City of Saint John to provide money to LGBTQ youth safe space

·4 min read
Adoringly Shire, a drop-in centre for LGBTQ youth in Saint John, opened in May. The volunteers behind it are asking the city for help operating it. (Facebook - image credit)
Adoringly Shire, a drop-in centre for LGBTQ youth in Saint John, opened in May. The volunteers behind it are asking the city for help operating it. (Facebook - image credit)

The City of Saint John is taking steps to help keep the doors open at an LGBTQ safe space for young people in the uptown.

Called Adoringly Shire, it was opened in May by Alice and Marijke Hachemer.

The two women set it up because they felt a safe-space drop-in centre was urgently needed.

"When we saw this space so close to the high schools, we moved and we moved quickly without funding and without partners," Alice said.

Julia Wright/CBC
Julia Wright/CBC

"And we've been believing in, with great hope, that people would step forward."

She said the Shire isn't an organization. Instead, it's a few volunteers who took it upon themselves to start something that was needed.

"We're here to suggest that we are one of Saint John's newest recreation facilities," Alice said. "That we belong as something that the city owns and runs.

"We have no ego attached to the two of us running this place. We care only that it stays open."

The two women said they hosted about 20 high school students a day when school was open, mostly from Saint John High School and St. Malachy's HIgh School.

They also read several letters from students, pediatricians and parents in support of the drop-in centre.

Julia Wright/CBC
Julia Wright/CBC

One anonymous letter from a parent read in part:

"My 15 year old is an intelligent, talented and kind trans boy. Over the past two years, mental health issues caused him to miss most of Grades 9 and 10. He has been hospitalized several times, most recently this past May. Sometimes he didn't leave the house for weeks. In his darkest moments, he no longer wanted to be alive. This ordeal has been deeply painful and stressful for me and the rest of his family."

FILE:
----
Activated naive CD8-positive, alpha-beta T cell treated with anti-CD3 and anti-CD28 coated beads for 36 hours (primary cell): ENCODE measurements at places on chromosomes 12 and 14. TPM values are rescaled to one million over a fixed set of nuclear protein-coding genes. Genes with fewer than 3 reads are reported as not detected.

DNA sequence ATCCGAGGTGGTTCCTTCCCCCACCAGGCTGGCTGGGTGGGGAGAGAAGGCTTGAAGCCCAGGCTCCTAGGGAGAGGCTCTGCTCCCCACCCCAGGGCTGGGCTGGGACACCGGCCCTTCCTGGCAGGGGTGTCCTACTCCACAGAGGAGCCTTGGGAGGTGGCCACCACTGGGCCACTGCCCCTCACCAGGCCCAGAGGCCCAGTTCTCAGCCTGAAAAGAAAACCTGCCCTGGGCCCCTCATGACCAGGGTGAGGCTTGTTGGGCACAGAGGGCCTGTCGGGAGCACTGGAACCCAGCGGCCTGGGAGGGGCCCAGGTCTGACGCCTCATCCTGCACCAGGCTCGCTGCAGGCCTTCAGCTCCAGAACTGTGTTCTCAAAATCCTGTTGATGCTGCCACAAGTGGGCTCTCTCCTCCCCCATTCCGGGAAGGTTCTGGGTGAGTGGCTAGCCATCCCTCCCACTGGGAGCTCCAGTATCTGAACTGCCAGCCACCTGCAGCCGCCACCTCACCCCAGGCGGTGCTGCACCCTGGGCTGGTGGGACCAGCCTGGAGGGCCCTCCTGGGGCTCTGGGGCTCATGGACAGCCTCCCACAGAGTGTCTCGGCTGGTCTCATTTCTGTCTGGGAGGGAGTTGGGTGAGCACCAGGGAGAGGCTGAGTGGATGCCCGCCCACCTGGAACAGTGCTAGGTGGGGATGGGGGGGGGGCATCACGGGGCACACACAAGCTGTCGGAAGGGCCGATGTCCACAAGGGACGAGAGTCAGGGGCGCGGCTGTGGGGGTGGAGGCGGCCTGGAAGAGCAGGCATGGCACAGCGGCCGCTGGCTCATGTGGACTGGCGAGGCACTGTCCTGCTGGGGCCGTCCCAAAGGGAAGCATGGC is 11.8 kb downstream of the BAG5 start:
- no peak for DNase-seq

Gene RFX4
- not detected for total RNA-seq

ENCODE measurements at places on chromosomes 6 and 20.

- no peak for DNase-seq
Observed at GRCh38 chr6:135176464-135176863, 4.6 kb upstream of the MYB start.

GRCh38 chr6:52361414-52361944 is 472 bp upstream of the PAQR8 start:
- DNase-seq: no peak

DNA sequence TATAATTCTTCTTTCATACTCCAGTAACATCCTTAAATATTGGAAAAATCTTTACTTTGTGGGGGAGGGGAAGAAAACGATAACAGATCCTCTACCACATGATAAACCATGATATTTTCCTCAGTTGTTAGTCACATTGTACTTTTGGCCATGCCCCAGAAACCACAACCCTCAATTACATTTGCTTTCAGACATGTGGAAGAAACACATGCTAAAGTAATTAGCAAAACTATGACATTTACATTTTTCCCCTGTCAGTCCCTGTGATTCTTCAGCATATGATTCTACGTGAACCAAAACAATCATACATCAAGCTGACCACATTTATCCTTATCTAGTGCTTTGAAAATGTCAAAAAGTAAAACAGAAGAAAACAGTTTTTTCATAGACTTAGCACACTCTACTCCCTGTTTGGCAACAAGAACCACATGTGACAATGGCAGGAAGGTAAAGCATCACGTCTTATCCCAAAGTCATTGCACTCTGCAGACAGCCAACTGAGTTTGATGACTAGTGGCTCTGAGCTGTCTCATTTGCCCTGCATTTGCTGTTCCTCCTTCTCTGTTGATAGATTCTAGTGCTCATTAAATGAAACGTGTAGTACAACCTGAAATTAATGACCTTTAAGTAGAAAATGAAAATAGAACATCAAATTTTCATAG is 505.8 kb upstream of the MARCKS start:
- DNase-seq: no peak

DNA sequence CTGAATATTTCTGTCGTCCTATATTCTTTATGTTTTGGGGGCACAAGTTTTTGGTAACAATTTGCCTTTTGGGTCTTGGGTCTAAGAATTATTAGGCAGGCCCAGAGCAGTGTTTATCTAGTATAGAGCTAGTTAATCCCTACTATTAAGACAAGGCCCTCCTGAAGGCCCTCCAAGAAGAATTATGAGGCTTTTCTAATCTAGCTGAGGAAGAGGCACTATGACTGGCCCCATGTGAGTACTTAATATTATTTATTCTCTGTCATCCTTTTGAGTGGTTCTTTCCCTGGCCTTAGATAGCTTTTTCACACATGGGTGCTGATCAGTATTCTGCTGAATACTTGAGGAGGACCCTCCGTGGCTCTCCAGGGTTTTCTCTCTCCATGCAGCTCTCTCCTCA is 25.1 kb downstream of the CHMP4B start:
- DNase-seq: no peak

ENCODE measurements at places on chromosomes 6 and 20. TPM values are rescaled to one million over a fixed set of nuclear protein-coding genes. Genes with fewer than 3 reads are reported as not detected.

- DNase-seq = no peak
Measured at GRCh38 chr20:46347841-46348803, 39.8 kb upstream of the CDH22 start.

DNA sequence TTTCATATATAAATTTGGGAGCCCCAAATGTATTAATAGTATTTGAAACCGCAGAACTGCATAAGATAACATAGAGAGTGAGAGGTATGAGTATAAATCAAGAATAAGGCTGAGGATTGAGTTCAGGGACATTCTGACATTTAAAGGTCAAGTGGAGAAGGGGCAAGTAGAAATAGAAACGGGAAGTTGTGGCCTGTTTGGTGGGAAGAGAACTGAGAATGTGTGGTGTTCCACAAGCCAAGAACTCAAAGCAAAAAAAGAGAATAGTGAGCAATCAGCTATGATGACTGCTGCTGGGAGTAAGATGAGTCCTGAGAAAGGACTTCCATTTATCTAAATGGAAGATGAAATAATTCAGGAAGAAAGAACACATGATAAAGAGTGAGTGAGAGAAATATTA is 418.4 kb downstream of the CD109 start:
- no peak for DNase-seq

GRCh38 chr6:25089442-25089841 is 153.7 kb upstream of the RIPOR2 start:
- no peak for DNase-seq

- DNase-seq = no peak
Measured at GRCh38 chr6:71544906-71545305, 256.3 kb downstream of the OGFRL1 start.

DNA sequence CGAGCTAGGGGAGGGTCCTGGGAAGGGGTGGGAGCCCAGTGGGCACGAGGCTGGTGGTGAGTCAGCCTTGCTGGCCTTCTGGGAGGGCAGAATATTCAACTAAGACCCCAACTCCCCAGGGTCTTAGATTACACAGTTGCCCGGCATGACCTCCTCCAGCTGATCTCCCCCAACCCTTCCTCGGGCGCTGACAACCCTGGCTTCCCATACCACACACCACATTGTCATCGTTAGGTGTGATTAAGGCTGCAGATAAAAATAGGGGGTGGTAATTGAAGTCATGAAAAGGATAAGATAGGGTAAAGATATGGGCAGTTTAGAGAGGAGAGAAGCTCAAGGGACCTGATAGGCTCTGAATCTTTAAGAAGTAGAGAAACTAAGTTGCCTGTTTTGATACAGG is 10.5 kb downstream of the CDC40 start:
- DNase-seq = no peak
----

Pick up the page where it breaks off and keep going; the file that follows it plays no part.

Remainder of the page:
"Like any parent, I could not bear to lose my child. On June 26, we finally found hope."

"I had read about Adoringly Shire on social media. … When we walked into the Shire we were greeted with smiles, live music, snacks and coffee. After Alice gave us a tour, my son started talking with other teenagers, playing video games and laughing. It was simply wonderful. Now the shire is the focal point of my child's summer. He goes there three times a week. When the shire is closed, he spends time hanging out with friends he met there. The shire has changed his life."

Safe spaces needed

Alice Hachemer said it costs about $2,000 a month to operate the centre, with about $1,600 going toward rent.

She said the Shire can operate until the end of September but will need help beyond then.

"You provide safe spaces to kids," Hachemer said. "You provide them hockey rinks and skate parks and pools.

"But these kids — they're not safe spaces for them."

After the presentation, it was clear the two women had plenty of support around the council table.

Julia Wright/CBC
Julia Wright/CBC

Deputy Mayor John MacKenzie said he was proud of them for setting up the drop-in centre.

"I can tell you that there's a lot of families out there that worry about their kids, their brothers or sisters, their family members, you know, all the time. And they thank you for making a safe place for their family, too."

Coun. Gary Sullivan, a high school principal, pointed to studies that showed how important adult role models were in a young person's life.

"One of the most significant assets the youth at risk were missing was positive adults in their life that weren't family members," he said.

"And for so many of our at-risk youth in the city of Saint John — [and the] country of Canada — they are missing that."

Connell Smith, CBC
Connell Smith, CBC

Several other councillors voiced their support, but even before they had a chance to speak, city manager John Collin jumped in with a proposal.

"I don't think we need to overthink this, nor do I think we need any resolutions of council or anything else," Collin said.

"I can certainly undertake to work with the staff and figure out a way to support the Shire the way they need to be supported — full stop."

Collin said the idea fit nicely with the city's recent decision to hire a community services manager.

"This is right in line with what we want to do with that sort of entity and this sort of organization. So I really do not see an issue with providing support to the Shire moving forward."

Collin said staff would come back to council with a plan for its approval.

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